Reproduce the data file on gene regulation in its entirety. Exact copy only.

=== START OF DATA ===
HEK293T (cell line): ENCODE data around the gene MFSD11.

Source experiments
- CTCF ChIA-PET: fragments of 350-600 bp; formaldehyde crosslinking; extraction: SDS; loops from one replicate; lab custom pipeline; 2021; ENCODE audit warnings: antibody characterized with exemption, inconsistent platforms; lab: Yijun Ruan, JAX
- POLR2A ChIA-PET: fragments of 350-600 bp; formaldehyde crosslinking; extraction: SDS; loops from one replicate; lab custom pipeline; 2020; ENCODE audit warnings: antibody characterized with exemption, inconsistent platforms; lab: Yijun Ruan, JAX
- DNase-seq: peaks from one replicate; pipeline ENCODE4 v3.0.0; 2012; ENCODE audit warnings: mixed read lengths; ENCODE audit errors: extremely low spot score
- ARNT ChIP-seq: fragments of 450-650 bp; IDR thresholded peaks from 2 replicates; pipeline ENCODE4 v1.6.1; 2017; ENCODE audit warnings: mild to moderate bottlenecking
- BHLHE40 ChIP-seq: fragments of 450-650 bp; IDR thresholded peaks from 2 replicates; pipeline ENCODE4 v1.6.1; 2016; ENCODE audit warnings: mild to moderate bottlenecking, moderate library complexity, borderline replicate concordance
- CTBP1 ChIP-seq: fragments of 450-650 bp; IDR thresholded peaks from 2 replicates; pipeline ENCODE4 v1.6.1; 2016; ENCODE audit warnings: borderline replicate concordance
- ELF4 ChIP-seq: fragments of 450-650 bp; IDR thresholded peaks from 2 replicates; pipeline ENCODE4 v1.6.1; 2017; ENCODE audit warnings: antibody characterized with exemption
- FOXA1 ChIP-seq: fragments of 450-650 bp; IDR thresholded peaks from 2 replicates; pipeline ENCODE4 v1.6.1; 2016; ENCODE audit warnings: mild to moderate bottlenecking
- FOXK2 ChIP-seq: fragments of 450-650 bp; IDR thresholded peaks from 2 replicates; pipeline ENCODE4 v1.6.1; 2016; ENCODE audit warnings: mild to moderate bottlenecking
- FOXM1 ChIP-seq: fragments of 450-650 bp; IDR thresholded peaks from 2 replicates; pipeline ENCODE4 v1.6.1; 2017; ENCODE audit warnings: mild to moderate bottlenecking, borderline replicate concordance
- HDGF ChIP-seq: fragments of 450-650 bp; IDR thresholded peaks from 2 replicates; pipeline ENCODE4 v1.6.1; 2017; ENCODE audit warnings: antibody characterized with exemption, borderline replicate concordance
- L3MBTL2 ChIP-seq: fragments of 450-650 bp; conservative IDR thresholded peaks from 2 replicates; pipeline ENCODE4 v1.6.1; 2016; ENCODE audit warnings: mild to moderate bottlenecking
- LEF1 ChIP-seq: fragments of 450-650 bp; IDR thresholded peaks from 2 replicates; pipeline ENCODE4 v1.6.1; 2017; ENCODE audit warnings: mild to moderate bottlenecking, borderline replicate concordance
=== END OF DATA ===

HEK293T (cell line): ENCODE data around the gene MFSD11.

Source experiments
- CTCF ChIA-PET: fragments of 350-600 bp; formaldehyde crosslinking; extraction: SDS; loops from one replicate; lab custom pipeline; 2021; ENCODE audit warnings: antibody characterized with exemption, inconsistent platforms; lab: Yijun Ruan, JAX
- POLR2A ChIA-PET: fragments of 350-600 bp; formaldehyde crosslinking; extraction: SDS; loops from one replicate; lab custom pipeline; 2020; ENCODE audit warnings: antibody characterized with exemption, inconsistent platforms; lab: Yijun Ruan, JAX
- DNase-seq: peaks from one replicate; pipeline ENCODE4 v3.0.0; 2012; ENCODE audit warnings: mixed read lengths; ENCODE audit errors: extremely low spot score
- ARNT ChIP-seq: fragments of 450-650 bp; IDR thresholded peaks from 2 replicates; pipeline ENCODE4 v1.6.1; 2017; ENCODE audit warnings: mild to moderate bottlenecking
- BHLHE40 ChIP-seq: fragments of 450-650 bp; IDR thresholded peaks from 2 replicates; pipeline ENCODE4 v1.6.1; 2016; ENCODE audit warnings: mild to moderate bottlenecking, moderate library complexity, borderline replicate concordance
- CTBP1 ChIP-seq: fragments of 450-650 bp; IDR thresholded peaks from 2 replicates; pipeline ENCODE4 v1.6.1; 2016; ENCODE audit warnings: borderline replicate concordance
- ELF4 ChIP-seq: fragments of 450-650 bp; IDR thresholded peaks from 2 replicates; pipeline ENCODE4 v1.6.1; 2017; ENCODE audit warnings: antibody characterized with exemption
- FOXA1 ChIP-seq: fragments of 450-650 bp; IDR thresholded peaks from 2 replicates; pipeline ENCODE4 v1.6.1; 2016; ENCODE audit warnings: mild to moderate bottlenecking
- FOXK2 ChIP-seq: fragments of 450-650 bp; IDR thresholded peaks from 2 replicates; pipeline ENCODE4 v1.6.1; 2016; ENCODE audit warnings: mild to moderate bottlenecking
- FOXM1 ChIP-seq: fragments of 450-650 bp; IDR thresholded peaks from 2 replicates; pipeline ENCODE4 v1.6.1; 2017; ENCODE audit warnings: mild to moderate bottlenecking, borderline replicate concordance
- HDGF ChIP-seq: fragments of 450-650 bp; IDR thresholded peaks from 2 replicates; pipeline ENCODE4 v1.6.1; 2017; ENCODE audit warnings: antibody characterized with exemption, borderline replicate concordance
- L3MBTL2 ChIP-seq: fragments of 450-650 bp; conservative IDR thresholded peaks from 2 replicates; pipeline ENCODE4 v1.6.1; 2016; ENCODE audit warnings: mild to moderate bottlenecking
- LEF1 ChIP-seq: fragments of 450-650 bp; IDR thresholded peaks from 2 replicates; pipeline ENCODE4 v1.6.1; 2017; ENCODE audit warnings: mild to moderate bottlenecking, borderline replicate concordance